Little Scribbles A Woman’s Notes Running Press Philadelphia, London
While in the process of setting up a brand, new office space in my Vineyard condo,
various surprises surfaced - missing bills materialized, a favorite pen –one I believed lost in my numerous shufflings this past year suddenly manifested. The best among the treasures was a 2” by 3” notebook that my daughter, Kay, gave me in 1999. When I unwrapped it on Christmas morning, she instructed me to keep it in my purse so that I could write down ideas for my book. Kay, never a shrinking violet, included a picture of herself on the cover as a source of inspiration. She assured me that, if I were to have a “stuck” moment, I could dig into my purse and jot down a few words generated by her smile alone! It was a thoughtful gift. It fit readily in all of my purses. Happily for me, years later, Kay’s present keeps on giving; it serves as an inadvertent, but excellent, time machine.
At the time I received the Little Scribbles notebook, my family lived in a newly renovated house in Sunderland, MA. The children were all at the Bement School in neighboring Deerfield, MA – Hannah was nine, Kay was eight, and Charles was five. We had celebrated the completion of a house that we had designed and built with close friends on Martha’s Vineyard . Life had a shimmery quality of happiness, fullness and joy. I was writing for the Hampshire Gazette regularly. It was against this backdrop that I regularly jotted down thoughts, partial sentences and nearly indecipherable phrases. I managed to string these thoughts together like imperfect seed pearls. I devoted myself to polishing them, and then selling my observations to various magazines that featured essays about family life and spirituality. Sometimes, I would pull out my little notebook, dig up a pen from the bottom of my pocketbook, and had them over to my restless children in restaurants and in church. It is only now that I discovered occasionally, my children made a few entries of their own.
Dated 12.24.99 Dawn wrote a phrase: “a benefactor assigned duly and without duress”
Ensuing pages : phone numbers and Scrabble scores
Dawn wrote: In Vino Veritas
Dawn wrote: Snow and sorrow defined my life.
April 30, 2000
Dawn wrote: Innocence lost, knowledge gained
Ours was no Eden, but just the same…
Dawn wrote: God gave us the ribbon, but didn’t tie the bow.
Dawn wrote: Music by Anne Cochran
Dawn wrote: Snackwell’s Coconut Cremes
Dawn wrote: 3 Chimneys Inn in Durham, N.H. Dale?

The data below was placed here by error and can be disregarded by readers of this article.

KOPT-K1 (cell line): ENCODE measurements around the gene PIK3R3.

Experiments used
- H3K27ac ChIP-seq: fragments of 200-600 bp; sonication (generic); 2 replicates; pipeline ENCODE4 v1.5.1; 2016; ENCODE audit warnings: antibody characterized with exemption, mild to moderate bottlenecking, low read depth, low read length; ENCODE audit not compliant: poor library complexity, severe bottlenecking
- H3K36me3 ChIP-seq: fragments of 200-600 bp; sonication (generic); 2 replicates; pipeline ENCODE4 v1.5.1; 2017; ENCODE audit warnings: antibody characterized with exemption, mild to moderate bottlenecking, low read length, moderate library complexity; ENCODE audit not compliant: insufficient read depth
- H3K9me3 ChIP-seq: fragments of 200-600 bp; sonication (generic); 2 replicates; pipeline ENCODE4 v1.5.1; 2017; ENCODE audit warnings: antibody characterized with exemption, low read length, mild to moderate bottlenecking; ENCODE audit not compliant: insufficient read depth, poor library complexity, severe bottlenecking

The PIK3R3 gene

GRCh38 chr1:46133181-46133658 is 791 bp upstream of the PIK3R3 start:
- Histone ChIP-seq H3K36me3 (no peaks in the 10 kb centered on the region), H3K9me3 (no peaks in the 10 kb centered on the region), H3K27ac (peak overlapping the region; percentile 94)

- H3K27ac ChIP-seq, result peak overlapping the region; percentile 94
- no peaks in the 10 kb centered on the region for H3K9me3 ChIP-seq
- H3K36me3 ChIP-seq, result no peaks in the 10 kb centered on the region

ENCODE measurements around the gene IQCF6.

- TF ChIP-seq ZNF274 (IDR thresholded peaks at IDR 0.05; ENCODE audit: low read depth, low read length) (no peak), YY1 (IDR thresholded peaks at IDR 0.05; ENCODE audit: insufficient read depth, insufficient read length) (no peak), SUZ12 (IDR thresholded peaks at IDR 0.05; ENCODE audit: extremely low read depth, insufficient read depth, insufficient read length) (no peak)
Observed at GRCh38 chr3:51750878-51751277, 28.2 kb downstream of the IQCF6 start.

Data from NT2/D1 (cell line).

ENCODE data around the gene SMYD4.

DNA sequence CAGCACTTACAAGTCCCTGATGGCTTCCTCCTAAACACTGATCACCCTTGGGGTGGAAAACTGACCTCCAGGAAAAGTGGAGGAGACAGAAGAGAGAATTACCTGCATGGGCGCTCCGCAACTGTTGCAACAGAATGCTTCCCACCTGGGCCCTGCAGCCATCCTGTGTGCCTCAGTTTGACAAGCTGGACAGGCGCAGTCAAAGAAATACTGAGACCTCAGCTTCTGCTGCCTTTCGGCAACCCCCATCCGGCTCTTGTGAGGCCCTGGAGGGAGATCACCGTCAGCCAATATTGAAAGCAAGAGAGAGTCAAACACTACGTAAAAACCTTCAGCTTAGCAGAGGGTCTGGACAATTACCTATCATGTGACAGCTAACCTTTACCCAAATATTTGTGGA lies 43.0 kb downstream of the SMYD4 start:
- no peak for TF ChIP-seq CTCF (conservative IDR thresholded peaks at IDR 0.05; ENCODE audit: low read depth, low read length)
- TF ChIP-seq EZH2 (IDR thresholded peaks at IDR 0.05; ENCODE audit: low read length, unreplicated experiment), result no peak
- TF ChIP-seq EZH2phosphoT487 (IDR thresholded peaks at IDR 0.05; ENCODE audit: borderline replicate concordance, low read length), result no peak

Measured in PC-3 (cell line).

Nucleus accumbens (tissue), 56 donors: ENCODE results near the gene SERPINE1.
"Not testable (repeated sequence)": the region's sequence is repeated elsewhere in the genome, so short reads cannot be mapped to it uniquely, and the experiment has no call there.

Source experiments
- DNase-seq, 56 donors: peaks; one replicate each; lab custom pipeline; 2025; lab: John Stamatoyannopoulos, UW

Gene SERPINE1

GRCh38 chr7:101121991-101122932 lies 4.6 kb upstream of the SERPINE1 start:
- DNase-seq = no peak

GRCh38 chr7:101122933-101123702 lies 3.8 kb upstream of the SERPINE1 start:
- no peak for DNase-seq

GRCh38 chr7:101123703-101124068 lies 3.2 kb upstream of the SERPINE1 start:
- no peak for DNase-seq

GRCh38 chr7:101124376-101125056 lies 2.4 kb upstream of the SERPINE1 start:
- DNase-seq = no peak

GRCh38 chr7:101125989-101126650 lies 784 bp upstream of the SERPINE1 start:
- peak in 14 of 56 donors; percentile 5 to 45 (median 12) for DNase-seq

Charles drew a dog bone.
Hannah wrote: Hi Mom, Bye Mom, Hannah ps Hi Mom
pps. An Actual Artpiece (Triple A)
Charles drew a compass rose.
Dawn wrote: “ So many stories begin with a crossing. Crossing a city,
a bridge, or an ocean. For me, it began as simply as crossing a room.”
Charles wondered the difference between the Civil War and the Silver War.
Dawn notes: Satin Basecoat with semigloss topcoat with appleseed sponge.
Book: Soul’s Code by James Hillman
Healing Grief: Reclaiming Life After Any Loss James Van Praagh
Sigiornella Wine ‘87
Dawn wrote: Isolated, the most common views become spectacular – this one tree,
separated from its brethren, shows its outstretched branches and
its shining glory.
Carly Simon: Death is just the limit of our sight line adapted from,
“Life is eternal, and love is immortal, and death only a horizon; and a horizon is nothing save the limit of our sight.” Rossiter Worthington Raymond
Dates, dollar amounts, To Do lists, scribbles and doodles. A crypt of sorts; warehousing the Dawn I was then, a paler reflection of whom I am bowMy little scribbles added up to something, someone. I have used my writing to lend transparency to who I am. The opposite might be said of my mother. She was a woman of notes. Layered below the instructional notes she left on most all appliances and on doors, drawers and tools
were notes she wrote for her eyes only.
Among my mother’s effects when I was emptying her office, I found several stenographer’s pads filled with her sketches and poems and unfinished essays.
She has been gone nearly four years, but there are times that her loss cuts as keenly as the day she died. On those occasions, I glance at the pads she left behind. I have taken a shiny ribbon (some may suggest it was provided by God, and he left me to tie the bow) to bind her notes. I am waiting for the time that I am brave enough, open enough, loving enough, forgiving enough to see an entirely new dimension of my mother; one she kept scrupulously hidden from my father, my sister and me. As I wend my way through uncharted territory of my own life, my curiosity about her path has grown. I wouldn’t be surprised if, one day in the very near future, I pull the ribbon, allowing it to flutter to the floor. I can imagine flipping the first page of the first steno pad and finding myself introduced to a woman I never really knew at all.